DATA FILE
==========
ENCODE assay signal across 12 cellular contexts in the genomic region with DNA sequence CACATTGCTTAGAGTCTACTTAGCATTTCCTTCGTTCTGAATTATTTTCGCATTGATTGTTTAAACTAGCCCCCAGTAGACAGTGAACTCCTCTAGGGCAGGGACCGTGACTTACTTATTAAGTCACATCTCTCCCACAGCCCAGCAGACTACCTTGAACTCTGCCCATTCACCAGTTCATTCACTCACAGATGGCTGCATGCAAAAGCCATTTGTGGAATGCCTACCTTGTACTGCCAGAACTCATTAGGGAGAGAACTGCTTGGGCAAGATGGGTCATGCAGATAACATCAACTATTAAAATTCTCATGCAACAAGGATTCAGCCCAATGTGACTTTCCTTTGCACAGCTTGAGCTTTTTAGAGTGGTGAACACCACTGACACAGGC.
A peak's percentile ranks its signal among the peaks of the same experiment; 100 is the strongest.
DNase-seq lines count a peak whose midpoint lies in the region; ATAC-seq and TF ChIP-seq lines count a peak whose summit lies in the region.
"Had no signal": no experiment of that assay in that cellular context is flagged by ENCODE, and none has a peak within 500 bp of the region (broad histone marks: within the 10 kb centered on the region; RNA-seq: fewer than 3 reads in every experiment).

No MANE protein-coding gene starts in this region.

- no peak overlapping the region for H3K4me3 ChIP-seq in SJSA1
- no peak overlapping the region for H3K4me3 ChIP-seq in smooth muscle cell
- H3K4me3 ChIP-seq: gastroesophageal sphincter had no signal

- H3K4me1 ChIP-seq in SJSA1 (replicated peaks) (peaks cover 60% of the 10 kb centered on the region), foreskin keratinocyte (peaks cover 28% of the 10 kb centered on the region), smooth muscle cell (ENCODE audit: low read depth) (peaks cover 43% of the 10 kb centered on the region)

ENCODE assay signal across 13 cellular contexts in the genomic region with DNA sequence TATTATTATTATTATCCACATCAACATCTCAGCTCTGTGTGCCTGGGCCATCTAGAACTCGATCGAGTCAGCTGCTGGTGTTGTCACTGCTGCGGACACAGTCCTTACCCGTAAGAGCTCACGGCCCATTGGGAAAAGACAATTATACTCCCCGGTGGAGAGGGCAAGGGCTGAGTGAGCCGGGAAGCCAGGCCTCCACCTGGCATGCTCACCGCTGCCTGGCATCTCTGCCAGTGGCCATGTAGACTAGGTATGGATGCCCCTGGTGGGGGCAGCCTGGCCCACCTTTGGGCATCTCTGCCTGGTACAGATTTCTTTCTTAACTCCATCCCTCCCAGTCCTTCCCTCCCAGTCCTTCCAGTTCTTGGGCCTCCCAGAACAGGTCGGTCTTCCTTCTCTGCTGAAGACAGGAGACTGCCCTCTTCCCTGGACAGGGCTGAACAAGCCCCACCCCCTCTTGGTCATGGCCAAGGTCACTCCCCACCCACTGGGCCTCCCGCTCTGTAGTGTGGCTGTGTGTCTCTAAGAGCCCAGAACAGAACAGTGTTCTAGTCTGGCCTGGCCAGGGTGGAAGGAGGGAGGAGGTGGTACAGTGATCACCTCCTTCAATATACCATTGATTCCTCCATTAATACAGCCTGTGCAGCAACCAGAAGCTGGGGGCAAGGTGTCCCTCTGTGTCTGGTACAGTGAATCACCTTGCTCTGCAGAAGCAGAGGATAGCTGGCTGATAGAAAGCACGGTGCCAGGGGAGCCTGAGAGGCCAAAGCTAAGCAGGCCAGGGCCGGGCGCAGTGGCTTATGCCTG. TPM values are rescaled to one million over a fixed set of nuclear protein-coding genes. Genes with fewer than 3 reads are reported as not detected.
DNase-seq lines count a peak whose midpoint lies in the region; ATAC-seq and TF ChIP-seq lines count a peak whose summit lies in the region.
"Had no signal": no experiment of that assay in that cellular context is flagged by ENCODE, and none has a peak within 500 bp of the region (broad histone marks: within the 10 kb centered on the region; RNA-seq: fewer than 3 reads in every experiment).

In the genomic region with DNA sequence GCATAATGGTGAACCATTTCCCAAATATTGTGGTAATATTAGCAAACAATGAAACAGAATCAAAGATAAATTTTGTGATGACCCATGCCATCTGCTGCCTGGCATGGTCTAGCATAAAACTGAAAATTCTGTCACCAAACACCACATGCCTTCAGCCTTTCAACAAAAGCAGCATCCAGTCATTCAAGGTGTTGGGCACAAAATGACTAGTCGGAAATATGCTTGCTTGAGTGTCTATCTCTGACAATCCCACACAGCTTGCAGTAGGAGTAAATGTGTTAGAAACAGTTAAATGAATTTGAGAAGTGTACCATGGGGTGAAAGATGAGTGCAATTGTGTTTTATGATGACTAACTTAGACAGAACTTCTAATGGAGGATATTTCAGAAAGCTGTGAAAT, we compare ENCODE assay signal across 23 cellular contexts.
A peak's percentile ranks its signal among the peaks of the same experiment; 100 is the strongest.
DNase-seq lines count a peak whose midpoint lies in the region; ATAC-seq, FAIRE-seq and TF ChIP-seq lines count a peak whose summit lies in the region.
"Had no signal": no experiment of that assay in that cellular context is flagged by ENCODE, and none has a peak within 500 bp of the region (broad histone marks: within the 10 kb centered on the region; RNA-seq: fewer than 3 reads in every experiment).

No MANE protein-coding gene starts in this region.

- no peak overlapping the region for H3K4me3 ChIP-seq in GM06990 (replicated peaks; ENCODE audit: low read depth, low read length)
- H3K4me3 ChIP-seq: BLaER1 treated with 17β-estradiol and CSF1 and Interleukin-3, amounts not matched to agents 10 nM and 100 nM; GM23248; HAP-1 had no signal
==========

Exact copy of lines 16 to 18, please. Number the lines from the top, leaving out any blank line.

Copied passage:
"Had no signal": no experiment of that assay in that cellular context is flagged by ENCODE, and none has a peak within 500 bp of the region (broad histone marks: within the 10 kb centered on the region; RNA-seq: fewer than 3 reads in every experiment).

No MANE protein-coding gene starts in this region.

- no peak overlapping the region for H3K4me3 ChIP-seq in GM06990 (replicated peaks; ENCODE audit: low read depth, low read length)